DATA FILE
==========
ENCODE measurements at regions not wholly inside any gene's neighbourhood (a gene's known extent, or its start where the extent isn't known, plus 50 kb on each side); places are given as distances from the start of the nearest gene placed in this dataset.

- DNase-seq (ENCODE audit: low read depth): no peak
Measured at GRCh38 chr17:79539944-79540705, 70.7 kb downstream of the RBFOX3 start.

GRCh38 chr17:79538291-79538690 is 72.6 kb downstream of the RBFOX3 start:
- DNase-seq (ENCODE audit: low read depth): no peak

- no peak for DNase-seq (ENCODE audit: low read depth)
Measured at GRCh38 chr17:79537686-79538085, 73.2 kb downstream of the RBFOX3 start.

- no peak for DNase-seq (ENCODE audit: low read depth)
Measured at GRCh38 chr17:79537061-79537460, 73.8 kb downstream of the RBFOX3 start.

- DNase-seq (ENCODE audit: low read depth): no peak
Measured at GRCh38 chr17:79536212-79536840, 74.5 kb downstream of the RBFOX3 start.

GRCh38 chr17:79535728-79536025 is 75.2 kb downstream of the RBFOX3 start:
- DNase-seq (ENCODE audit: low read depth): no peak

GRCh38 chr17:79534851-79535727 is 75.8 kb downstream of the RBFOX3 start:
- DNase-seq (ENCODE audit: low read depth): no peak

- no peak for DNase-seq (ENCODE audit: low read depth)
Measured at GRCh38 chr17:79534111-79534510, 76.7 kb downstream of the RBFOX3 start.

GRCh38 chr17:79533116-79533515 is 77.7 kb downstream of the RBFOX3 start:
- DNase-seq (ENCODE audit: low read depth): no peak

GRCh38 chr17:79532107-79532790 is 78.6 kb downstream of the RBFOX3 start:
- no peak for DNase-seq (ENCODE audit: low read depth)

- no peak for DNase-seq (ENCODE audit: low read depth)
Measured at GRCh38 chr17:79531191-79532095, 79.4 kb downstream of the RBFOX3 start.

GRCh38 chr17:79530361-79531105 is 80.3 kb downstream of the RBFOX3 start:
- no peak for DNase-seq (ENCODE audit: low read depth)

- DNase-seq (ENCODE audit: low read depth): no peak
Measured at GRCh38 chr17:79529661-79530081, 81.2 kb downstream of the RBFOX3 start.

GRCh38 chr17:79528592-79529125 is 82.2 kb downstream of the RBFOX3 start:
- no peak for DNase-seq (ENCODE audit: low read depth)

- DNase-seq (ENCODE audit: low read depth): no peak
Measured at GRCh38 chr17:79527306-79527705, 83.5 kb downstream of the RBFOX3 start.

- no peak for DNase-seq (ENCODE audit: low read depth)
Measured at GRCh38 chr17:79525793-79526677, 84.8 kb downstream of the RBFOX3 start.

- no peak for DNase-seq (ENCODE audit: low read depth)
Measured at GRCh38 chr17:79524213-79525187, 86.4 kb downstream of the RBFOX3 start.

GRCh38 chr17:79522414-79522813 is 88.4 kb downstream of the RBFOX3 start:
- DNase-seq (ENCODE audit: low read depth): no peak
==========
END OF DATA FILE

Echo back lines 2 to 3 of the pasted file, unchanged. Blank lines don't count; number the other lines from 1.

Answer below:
- DNase-seq (ENCODE audit: low read depth): no peak
Measured at GRCh38 chr17:79539944-79540705, 70.7 kb downstream of the RBFOX3 start.